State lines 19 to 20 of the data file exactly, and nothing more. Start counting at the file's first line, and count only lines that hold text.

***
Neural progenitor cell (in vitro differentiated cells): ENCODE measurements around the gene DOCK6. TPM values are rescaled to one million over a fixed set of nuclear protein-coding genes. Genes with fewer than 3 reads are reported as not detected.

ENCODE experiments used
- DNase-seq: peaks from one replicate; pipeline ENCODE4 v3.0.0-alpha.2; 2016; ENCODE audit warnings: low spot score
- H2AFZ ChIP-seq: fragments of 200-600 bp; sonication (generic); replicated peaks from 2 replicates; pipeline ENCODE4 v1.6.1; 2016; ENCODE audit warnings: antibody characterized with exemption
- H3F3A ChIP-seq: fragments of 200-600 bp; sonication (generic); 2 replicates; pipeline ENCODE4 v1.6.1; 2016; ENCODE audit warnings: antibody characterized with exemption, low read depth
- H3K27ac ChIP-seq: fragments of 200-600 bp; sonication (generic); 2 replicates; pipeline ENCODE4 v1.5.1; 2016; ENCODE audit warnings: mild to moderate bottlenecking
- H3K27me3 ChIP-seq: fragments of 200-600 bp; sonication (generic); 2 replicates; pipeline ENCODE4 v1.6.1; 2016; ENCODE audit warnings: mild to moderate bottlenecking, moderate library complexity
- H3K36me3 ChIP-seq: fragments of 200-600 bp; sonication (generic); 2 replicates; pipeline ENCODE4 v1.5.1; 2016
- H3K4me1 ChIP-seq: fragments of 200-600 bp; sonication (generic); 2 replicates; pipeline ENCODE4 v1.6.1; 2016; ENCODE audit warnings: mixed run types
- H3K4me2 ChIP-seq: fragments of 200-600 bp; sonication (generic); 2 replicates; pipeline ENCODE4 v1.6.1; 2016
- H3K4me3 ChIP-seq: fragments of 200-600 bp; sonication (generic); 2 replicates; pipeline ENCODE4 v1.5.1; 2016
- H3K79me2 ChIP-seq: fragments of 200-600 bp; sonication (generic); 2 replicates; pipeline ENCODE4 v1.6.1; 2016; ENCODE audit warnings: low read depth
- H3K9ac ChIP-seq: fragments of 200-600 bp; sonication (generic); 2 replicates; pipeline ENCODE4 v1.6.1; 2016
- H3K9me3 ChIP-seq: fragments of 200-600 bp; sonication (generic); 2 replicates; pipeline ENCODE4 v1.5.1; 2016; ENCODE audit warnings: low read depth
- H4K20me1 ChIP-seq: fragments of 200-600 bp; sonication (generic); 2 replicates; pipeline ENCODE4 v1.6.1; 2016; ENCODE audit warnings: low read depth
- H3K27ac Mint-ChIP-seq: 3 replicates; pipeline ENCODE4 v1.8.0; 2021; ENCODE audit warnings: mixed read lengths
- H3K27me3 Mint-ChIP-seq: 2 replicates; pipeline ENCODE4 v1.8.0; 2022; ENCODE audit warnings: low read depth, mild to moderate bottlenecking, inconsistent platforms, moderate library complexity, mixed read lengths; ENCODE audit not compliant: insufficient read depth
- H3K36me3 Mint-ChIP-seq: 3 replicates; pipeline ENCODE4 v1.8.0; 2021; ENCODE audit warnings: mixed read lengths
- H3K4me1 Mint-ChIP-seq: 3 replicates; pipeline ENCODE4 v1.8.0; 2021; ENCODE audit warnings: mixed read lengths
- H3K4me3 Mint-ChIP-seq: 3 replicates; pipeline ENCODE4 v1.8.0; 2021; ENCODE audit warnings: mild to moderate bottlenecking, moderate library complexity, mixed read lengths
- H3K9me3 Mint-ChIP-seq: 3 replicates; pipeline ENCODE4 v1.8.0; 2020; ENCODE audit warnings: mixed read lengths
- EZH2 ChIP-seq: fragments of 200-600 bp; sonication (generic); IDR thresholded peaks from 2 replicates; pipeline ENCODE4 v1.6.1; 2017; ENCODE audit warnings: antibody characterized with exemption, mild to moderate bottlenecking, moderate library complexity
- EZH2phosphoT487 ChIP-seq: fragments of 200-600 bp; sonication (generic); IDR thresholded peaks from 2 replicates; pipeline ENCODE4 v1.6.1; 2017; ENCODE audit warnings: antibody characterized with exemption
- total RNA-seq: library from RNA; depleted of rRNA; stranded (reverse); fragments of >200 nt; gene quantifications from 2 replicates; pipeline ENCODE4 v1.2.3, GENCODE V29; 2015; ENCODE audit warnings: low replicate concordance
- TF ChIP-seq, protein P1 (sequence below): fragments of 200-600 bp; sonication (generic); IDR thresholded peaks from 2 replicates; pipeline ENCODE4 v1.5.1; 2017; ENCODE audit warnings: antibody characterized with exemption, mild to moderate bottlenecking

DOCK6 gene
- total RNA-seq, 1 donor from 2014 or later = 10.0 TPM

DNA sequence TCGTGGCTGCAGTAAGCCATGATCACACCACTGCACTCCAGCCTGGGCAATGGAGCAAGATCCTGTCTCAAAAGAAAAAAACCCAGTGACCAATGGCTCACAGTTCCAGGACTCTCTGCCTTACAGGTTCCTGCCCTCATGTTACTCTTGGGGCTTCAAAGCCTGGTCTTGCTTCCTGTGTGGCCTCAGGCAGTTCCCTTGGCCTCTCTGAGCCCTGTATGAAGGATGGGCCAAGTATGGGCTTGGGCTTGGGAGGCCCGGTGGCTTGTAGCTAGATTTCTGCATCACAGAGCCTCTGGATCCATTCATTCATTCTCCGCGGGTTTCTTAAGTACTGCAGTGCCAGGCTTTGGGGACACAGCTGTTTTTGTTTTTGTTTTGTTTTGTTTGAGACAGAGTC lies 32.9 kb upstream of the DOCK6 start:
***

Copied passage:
- H3K4me1 Mint-ChIP-seq: 3 replicates; pipeline ENCODE4 v1.8.0; 2021; ENCODE audit warnings: mixed read lengths
- H3K4me3 Mint-ChIP-seq: 3 replicates; pipeline ENCODE4 v1.8.0; 2021; ENCODE audit warnings: mild to moderate bottlenecking, moderate library complexity, mixed read lengths